The Detroit News
Aug. 17, 2023
Detroit — One recent afternoon, workers at LM Manufacturing in southwest Detroit stood at their stations on the production line, each doing their part to assemble seating for the Ford Bronco and Ford Ranger.
After launching production last month, three shifts of nearly 700 workers at the plant on Fort Street assemble between 1,000 and 1,200 seats daily, which are then delivered to Ford Motor Co.’s Michigan Truck Assembly Plant in Wayne.
The plant’s location, the ability to expand, and access to a ready labor force were among the top reasons for the company’s site selection, said Sylvester Hester, president and CEO of LM Manufacturing. The company leases the building from Bedrock, part of a 37-acre campus the firm purchased in 2020.
“After an exhaustive search, we decided that, hey, this is where we want to be,” he said. “This is our new home.”
The facility is one example of the manufacturing plants coming online recently in Metro Detroit during a period of strong demand for industrial space.
Real estate experts say there’s high demand for such sites even as lease rates increase for an eighth straight quarter.
“We’re seeing demand in Wayne, Oakland and Macomb,” said Eugene Agnone, senior vice president of CBRE, a commercial real estate services and investment company. “It’s still very robust. And there’s a lot of spec development in each of those markets as well.”
Agnone said several factors are driving demand, including the auto industry’s transition to electric vehicles.
“Obviously automotive electrification,” he said. “We’re seeing a lot of e-commerce demand and a lot of onshoring of manufacturing.”
‘A Lot of Leasing’
During the second quarter of this year, developers in the Detroit market completed eight industrial buildings totaling 1.2 million square feet, according to CBRE’s Q2 industrial market report.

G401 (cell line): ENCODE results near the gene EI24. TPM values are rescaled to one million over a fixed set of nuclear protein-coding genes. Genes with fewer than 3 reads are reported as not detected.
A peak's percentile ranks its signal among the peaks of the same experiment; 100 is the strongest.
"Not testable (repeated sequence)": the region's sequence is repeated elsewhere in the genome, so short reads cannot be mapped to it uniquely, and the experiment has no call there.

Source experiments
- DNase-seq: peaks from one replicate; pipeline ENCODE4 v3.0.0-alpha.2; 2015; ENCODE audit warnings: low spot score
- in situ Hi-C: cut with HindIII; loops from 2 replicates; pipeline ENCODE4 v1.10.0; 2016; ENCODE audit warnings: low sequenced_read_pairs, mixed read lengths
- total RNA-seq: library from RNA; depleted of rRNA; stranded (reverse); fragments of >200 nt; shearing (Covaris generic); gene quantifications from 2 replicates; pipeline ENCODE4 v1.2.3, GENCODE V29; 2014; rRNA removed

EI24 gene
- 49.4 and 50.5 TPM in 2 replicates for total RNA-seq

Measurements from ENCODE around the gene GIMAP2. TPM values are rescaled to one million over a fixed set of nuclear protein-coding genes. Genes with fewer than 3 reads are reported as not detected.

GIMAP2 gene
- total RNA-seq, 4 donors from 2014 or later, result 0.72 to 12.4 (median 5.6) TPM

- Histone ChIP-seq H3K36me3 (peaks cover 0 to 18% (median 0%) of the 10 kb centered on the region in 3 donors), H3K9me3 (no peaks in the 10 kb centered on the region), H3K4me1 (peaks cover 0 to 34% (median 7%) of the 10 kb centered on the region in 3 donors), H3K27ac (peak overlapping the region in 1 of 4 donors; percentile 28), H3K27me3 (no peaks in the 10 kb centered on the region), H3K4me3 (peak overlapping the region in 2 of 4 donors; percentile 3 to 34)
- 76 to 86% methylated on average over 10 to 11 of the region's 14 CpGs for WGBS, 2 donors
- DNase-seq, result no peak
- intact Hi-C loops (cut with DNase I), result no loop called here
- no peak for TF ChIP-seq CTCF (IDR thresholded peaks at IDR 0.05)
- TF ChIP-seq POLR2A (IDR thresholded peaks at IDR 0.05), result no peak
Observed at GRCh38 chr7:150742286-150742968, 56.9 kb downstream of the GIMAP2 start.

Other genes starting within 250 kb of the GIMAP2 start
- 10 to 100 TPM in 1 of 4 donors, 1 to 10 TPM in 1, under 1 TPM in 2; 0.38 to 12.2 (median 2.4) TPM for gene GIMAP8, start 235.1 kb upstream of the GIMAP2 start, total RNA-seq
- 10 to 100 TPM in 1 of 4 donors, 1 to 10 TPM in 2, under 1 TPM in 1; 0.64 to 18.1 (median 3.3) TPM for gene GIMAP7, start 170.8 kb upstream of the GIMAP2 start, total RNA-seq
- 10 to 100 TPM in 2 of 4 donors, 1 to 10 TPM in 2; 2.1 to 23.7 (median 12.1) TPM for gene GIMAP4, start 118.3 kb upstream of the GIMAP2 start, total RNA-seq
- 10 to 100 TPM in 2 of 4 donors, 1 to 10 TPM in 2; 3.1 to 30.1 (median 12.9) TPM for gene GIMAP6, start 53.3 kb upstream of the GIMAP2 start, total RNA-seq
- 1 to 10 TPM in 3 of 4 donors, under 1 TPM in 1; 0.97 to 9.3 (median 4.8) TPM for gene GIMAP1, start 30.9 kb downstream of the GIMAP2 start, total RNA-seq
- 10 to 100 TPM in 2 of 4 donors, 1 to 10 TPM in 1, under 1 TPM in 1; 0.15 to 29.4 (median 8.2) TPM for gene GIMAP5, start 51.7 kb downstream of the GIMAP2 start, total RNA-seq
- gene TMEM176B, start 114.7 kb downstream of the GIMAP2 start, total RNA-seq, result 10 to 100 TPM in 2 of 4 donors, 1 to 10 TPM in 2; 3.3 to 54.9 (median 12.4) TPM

Construction is underway on 18 properties in Metro Detroit for a total of 5.4 million square feet, according to the report. Among those buildings are the Romulus Trade Center in Romulus, the Eastland Commerce Center in Harper Woods and robotics company FANUC America in Auburn Hills.
In Detroit, four industrial projects are underway totaling 1.3 million square feet that are expected to be completed later this year or in early 2024, according to CBRE.
And more industrial projects are in the pipeline. Companies looking to move into Detroit include Ypsilanti-based vacuum insulated glass developer LuxWall Inc., which recently said it is considering leasing a facility Bedrock would construct in southwest Detroit to produce its energy-efficient windows. And Magna International has plans for a 280,000-square-foot manufacturing facility in Auburn Hills.
Some of the developments in the planning phase just a few years ago are now in operation. Late last month, online retail giant Amazon opened its 3.8 million-square-foot fulfillment center on the site of the former Michigan State Fairgrounds. And last year, automotive supplier Dakkota Integrated Systems opened a 375,000-square-foot manufacturing facility on the former Kettering High School site.
In Auburn Hills, Farmington Hills-based Friedman Real Estate recently facilitated a deal for DTE Energy to lease space to store equipment at a 528,340-square-foot building at Pinnacle Logistics Park in Redford.
“We’re doing a lot of leasing on the industrial side,” said Jared Friedman, executive managing director of Friedman Real Estate. “And then we’re also doing a lot of build-to-suit as well. And the reason we’re doing build-to-suit is because there’s a lack of industrial buildings because the market is so tight.”
Friedman Real Estate, in partnership with Southfield’s General Development Co., is building the seating plant for Magna International in Auburn Hills, which will supply seats for electric vehicles to be produced at the nearby GM Orion Assembly Plant. The Magna facility is replacing a former animal shelter and pet adoption center on Brown Road.
“So we’re seeing a lot of demand, not only on existing product but building custom buildings in the industrial space because there’s a lack of available product and still a lot of strong demand from the automotive sectors,” he said.
Projects that are done speculatively tend to be pre-leased before they’re complete, Agnone said.
That appears to be the case for NorthPoint Development, which has ramped up its development in Metro Detroit in the past few years with several projects, including those in Shelby Township, Romulus and Detroit. The Kansas-based firm also opened an office in downtown Detroit as it grows its presence in the area. Its portfolio is largely industrial.
NorthPoint Development has 3 million square feet of construction under development in Metro Detroit and has delivered 1.35 million square feet this year in Michigan, said Marc Werner, a regional vice president of NorthPoint Development.
Although the company is mum about prospective tenants prior to building completion, Werner said leasing activity is strong. Every completed project is 100% leased, he said, and of the 3 million square feet under construction, about half is already leased.